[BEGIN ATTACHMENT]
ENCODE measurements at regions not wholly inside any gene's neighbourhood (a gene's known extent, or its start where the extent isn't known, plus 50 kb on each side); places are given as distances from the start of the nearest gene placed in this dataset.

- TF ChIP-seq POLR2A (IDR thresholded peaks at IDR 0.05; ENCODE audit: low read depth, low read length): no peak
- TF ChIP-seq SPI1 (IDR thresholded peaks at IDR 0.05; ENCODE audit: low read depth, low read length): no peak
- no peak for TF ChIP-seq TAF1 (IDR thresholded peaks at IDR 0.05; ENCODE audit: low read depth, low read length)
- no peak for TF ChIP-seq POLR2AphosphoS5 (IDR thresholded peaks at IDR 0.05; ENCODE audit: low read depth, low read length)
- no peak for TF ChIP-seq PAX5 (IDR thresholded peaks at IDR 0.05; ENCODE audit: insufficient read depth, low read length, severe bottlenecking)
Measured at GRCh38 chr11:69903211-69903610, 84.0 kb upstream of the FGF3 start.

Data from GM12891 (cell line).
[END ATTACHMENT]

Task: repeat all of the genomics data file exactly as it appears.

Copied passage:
ENCODE measurements at regions not wholly inside any gene's neighbourhood (a gene's known extent, or its start where the extent isn't known, plus 50 kb on each side); places are given as distances from the start of the nearest gene placed in this dataset.

- TF ChIP-seq POLR2A (IDR thresholded peaks at IDR 0.05; ENCODE audit: low read depth, low read length): no peak
- TF ChIP-seq SPI1 (IDR thresholded peaks at IDR 0.05; ENCODE audit: low read depth, low read length): no peak
- no peak for TF ChIP-seq TAF1 (IDR thresholded peaks at IDR 0.05; ENCODE audit: low read depth, low read length)
- no peak for TF ChIP-seq POLR2AphosphoS5 (IDR thresholded peaks at IDR 0.05; ENCODE audit: low read depth, low read length)
- no peak for TF ChIP-seq PAX5 (IDR thresholded peaks at IDR 0.05; ENCODE audit: insufficient read depth, low read length, severe bottlenecking)
Measured at GRCh38 chr11:69903211-69903610, 84.0 kb upstream of the FGF3 start.

Data from GM12891 (cell line).